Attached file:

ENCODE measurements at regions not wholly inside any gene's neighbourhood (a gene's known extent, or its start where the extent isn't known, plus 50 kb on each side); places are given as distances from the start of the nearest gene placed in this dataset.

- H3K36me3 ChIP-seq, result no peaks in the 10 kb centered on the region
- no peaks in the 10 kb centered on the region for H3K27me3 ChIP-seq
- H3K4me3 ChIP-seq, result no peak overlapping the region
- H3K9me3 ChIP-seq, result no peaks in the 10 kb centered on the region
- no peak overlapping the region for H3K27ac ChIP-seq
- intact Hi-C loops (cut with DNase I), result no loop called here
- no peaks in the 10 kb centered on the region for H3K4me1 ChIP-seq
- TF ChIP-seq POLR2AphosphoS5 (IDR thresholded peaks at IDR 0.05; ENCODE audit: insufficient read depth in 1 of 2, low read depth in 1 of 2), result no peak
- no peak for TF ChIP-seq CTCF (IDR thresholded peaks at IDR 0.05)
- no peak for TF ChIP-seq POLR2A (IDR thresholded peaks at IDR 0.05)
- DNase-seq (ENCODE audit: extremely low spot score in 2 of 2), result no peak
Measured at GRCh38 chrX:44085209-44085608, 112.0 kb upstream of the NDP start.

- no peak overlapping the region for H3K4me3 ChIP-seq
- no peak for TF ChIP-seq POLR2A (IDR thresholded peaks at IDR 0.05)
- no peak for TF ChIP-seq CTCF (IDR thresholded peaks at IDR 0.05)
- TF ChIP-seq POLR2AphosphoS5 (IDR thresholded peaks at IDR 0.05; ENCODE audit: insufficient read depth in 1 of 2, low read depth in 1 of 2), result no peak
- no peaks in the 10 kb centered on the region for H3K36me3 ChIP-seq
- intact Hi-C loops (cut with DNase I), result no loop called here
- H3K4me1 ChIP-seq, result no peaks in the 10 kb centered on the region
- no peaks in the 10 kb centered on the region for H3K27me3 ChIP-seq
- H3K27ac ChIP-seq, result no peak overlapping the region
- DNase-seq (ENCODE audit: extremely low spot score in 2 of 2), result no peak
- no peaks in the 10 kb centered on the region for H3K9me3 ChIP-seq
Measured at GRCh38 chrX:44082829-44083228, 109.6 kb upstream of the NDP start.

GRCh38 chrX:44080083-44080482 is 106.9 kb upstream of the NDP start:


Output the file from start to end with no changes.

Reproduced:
ENCODE measurements at regions not wholly inside any gene's neighbourhood (a gene's known extent, or its start where the extent isn't known, plus 50 kb on each side); places are given as distances from the start of the nearest gene placed in this dataset.

- H3K36me3 ChIP-seq, result no peaks in the 10 kb centered on the region
- no peaks in the 10 kb centered on the region for H3K27me3 ChIP-seq
- H3K4me3 ChIP-seq, result no peak overlapping the region
- H3K9me3 ChIP-seq, result no peaks in the 10 kb centered on the region
- no peak overlapping the region for H3K27ac ChIP-seq
- intact Hi-C loops (cut with DNase I), result no loop called here
- no peaks in the 10 kb centered on the region for H3K4me1 ChIP-seq
- TF ChIP-seq POLR2AphosphoS5 (IDR thresholded peaks at IDR 0.05; ENCODE audit: insufficient read depth in 1 of 2, low read depth in 1 of 2), result no peak
- no peak for TF ChIP-seq CTCF (IDR thresholded peaks at IDR 0.05)
- no peak for TF ChIP-seq POLR2A (IDR thresholded peaks at IDR 0.05)
- DNase-seq (ENCODE audit: extremely low spot score in 2 of 2), result no peak
Measured at GRCh38 chrX:44085209-44085608, 112.0 kb upstream of the NDP start.

- no peak overlapping the region for H3K4me3 ChIP-seq
- no peak for TF ChIP-seq POLR2A (IDR thresholded peaks at IDR 0.05)
- no peak for TF ChIP-seq CTCF (IDR thresholded peaks at IDR 0.05)
- TF ChIP-seq POLR2AphosphoS5 (IDR thresholded peaks at IDR 0.05; ENCODE audit: insufficient read depth in 1 of 2, low read depth in 1 of 2), result no peak
- no peaks in the 10 kb centered on the region for H3K36me3 ChIP-seq
- intact Hi-C loops (cut with DNase I), result no loop called here
- H3K4me1 ChIP-seq, result no peaks in the 10 kb centered on the region
- no peaks in the 10 kb centered on the region for H3K27me3 ChIP-seq
- H3K27ac ChIP-seq, result no peak overlapping the region
- DNase-seq (ENCODE audit: extremely low spot score in 2 of 2), result no peak
- no peaks in the 10 kb centered on the region for H3K9me3 ChIP-seq
Measured at GRCh38 chrX:44082829-44083228, 109.6 kb upstream of the NDP start.

GRCh38 chrX:44080083-44080482 is 106.9 kb upstream of the NDP start: